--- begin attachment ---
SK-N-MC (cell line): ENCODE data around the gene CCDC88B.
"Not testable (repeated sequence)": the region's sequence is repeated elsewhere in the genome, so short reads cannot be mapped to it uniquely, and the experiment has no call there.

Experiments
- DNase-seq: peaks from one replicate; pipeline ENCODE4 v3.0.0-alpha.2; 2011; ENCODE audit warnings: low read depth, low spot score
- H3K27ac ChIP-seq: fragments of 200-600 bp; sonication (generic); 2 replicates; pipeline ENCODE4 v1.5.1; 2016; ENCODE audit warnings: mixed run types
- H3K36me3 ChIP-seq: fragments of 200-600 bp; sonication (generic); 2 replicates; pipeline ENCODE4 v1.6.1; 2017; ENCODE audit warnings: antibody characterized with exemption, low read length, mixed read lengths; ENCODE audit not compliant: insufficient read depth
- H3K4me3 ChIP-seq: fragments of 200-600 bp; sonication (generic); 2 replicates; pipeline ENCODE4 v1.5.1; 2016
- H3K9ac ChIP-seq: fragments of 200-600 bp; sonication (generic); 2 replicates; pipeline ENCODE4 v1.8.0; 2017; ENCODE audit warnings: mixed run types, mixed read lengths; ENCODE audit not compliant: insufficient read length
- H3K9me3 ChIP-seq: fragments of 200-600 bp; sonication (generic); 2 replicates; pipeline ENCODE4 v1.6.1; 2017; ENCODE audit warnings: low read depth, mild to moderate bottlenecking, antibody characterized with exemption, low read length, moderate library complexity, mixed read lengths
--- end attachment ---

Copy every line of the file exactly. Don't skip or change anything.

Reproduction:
SK-N-MC (cell line): ENCODE data around the gene CCDC88B.
"Not testable (repeated sequence)": the region's sequence is repeated elsewhere in the genome, so short reads cannot be mapped to it uniquely, and the experiment has no call there.

Experiments
- DNase-seq: peaks from one replicate; pipeline ENCODE4 v3.0.0-alpha.2; 2011; ENCODE audit warnings: low read depth, low spot score
- H3K27ac ChIP-seq: fragments of 200-600 bp; sonication (generic); 2 replicates; pipeline ENCODE4 v1.5.1; 2016; ENCODE audit warnings: mixed run types
- H3K36me3 ChIP-seq: fragments of 200-600 bp; sonication (generic); 2 replicates; pipeline ENCODE4 v1.6.1; 2017; ENCODE audit warnings: antibody characterized with exemption, low read length, mixed read lengths; ENCODE audit not compliant: insufficient read depth
- H3K4me3 ChIP-seq: fragments of 200-600 bp; sonication (generic); 2 replicates; pipeline ENCODE4 v1.5.1; 2016
- H3K9ac ChIP-seq: fragments of 200-600 bp; sonication (generic); 2 replicates; pipeline ENCODE4 v1.8.0; 2017; ENCODE audit warnings: mixed run types, mixed read lengths; ENCODE audit not compliant: insufficient read length
- H3K9me3 ChIP-seq: fragments of 200-600 bp; sonication (generic); 2 replicates; pipeline ENCODE4 v1.6.1; 2017; ENCODE audit warnings: low read depth, mild to moderate bottlenecking, antibody characterized with exemption, low read length, moderate library complexity, mixed read lengths